On the trail for clues

Introduce children to the excitement of discovering ‘hidden things’ and link picture books with a discovery theme to events in their own life. Can they understand how one clue leads to another?

Concealment is a great narrative theme which children can develop
Concealment is a great narrative theme which children can develop

There is more to our world than meets the eye and for young children, these discoveries first take place in the form of hidden things, hidey holes and treasure hunts. Concealment of one sort or another is a common narrative theme. The ending of a story is a ‘hidden surprise’ in itself, and there are also many picture books that revolve around hiding, searching and uncovering secrets.

Percy the Park Keeper's The Treasure Hunt offers both the excitement of finding out what happens to the animals in the story, and the fun of a treasure hunt. Lynley Dodd's My Cat Likes to Hide in Boxes takes the much-loved activity of hiding and turns it into a cheerful rhyming tale. Using these two books as a starting point for activities helps the child to explore the theme of ‘hidden things’, and also offers ‘text-to-self’ experiences through linking the stories with events in the child's own life.

Have a go at laying clues

Using The Treasure Hunt as inspiration, create a scenario where the animals are hiding and the children have to help Percy to find them. Lay a trail of picture clues, as in the story, and hide a model or picture of an animal with each clue. Give the children a photo of an item, such as the climbing frame, and explain that they will find their next clue and one of Percy's animal friends hiding on or near the climbing frame.

Share My Cat Likes to Hide in Boxes and focus on each box as a hiding place for the cat. Check the pictures to see which parts of the cat are concealed and which can be spotted. Link with the children's own experiences of hiding, and talk about why cats (and children) like hiding games. Introduce boxes in a variety of sizes and shapes, and with different types of lid. Add toy cats, ‘fillings’ such as cushions and shredded paper, and encourage the children to create different hiding places for their cats.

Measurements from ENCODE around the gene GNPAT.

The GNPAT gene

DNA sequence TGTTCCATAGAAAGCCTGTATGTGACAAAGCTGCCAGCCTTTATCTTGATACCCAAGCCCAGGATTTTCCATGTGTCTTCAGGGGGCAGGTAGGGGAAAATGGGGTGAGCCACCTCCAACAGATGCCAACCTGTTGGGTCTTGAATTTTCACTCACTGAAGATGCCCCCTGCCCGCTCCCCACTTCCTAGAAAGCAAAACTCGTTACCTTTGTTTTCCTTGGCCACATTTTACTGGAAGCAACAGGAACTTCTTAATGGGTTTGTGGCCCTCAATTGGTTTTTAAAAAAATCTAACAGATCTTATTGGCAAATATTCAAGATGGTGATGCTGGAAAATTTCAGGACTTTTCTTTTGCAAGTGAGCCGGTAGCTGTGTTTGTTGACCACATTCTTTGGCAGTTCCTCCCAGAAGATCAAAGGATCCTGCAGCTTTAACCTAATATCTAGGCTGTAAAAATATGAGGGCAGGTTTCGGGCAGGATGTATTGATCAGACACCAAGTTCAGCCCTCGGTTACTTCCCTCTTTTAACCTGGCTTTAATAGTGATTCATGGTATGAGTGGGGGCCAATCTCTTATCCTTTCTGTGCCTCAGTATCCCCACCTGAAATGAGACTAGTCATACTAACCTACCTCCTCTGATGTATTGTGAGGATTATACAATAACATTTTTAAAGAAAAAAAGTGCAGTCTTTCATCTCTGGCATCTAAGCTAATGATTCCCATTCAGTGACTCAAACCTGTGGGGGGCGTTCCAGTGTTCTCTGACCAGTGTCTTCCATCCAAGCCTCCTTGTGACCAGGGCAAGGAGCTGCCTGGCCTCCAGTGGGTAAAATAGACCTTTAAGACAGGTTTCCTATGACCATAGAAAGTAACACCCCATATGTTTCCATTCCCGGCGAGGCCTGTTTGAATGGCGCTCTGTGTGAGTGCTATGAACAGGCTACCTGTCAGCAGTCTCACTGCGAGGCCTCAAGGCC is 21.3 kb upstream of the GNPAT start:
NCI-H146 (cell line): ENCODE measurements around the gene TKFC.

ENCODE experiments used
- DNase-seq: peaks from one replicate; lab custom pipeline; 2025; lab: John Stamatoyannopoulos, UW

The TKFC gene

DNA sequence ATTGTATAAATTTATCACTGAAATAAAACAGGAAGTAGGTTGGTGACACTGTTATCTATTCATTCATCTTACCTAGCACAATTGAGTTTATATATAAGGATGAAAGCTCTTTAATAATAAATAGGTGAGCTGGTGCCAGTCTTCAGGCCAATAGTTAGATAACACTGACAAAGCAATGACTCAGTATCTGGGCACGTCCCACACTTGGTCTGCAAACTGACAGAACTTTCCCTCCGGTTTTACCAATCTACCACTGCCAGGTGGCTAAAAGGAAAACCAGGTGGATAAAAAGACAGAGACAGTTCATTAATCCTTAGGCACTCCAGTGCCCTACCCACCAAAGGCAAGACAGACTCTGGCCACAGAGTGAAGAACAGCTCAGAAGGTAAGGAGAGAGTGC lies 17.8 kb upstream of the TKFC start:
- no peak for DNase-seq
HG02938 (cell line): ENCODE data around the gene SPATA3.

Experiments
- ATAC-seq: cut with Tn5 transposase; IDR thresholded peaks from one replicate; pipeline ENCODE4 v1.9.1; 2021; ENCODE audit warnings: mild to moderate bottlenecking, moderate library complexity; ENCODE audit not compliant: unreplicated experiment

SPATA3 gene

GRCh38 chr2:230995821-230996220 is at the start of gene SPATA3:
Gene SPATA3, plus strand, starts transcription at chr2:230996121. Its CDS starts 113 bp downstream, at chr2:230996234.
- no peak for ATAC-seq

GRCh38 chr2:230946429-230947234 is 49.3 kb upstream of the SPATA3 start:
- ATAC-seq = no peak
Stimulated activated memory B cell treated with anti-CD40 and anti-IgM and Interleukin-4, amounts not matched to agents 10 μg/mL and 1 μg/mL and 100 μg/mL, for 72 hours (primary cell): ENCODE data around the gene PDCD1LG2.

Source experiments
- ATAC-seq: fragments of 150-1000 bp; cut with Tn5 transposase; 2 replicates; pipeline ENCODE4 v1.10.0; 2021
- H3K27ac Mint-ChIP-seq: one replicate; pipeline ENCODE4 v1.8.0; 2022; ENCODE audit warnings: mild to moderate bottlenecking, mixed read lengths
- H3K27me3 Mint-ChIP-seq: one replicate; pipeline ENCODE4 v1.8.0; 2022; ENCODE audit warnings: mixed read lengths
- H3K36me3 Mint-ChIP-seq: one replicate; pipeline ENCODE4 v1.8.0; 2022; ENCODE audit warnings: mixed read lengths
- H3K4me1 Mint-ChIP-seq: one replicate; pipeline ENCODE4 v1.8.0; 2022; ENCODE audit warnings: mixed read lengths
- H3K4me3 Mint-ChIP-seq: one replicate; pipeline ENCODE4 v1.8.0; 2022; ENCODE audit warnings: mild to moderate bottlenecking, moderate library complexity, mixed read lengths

Treasure hunts can be adapted to suit the age of the child. Make hiding places obvious for two-year-olds, and focus on searching for the animals. Create increasingly subtle hiding places for the three-plus age group. Let two-year-olds freely explore the cats and boxes, while challenging the three-plus age group to find the boxes that best fit their cats.

When turning a box into a hiding place for a toy cat, encourage children to explore different shapes and sizes. Let them choose other items to work with and decide which are easier or harder to hide.

Enjoying discoveries

Help children explore the meaning of ‘hiding’ and ‘hidden’. Talk about how we can't see something when it is hidden, and how we have to look behind and underneath things to find it. Encourage children to keep searching when they can't find a clue immediately, and look for visual hints – such as a tail poking out from behind a bush. Help them to stay focused on their task by giving tips where necessary. Include some clues that are camouflaged – the animal and clue hidden in the soft toy box, for example.

When turning a box into a hiding place for a toy cat, encourage children to explore different shapes and sizes. Let them choose other items to work with, and decide which kinds of objects are easier/harder to hide in a box. Show them how to set up group games where they have to guess which box a cat is hiding in. Provide large boxes for children to hide in themselves.

Do children show signs of understanding that something can't be seen when it is hidden? Can they spot the link between the hidden clues in a treasure hunt, with each clue leading on to the next? How well can they focus on searching for a hidden item, and persist with their search when they don't immediately spot an item? How effectively are they able to hide their toy cat in a box?

Linking their own ideas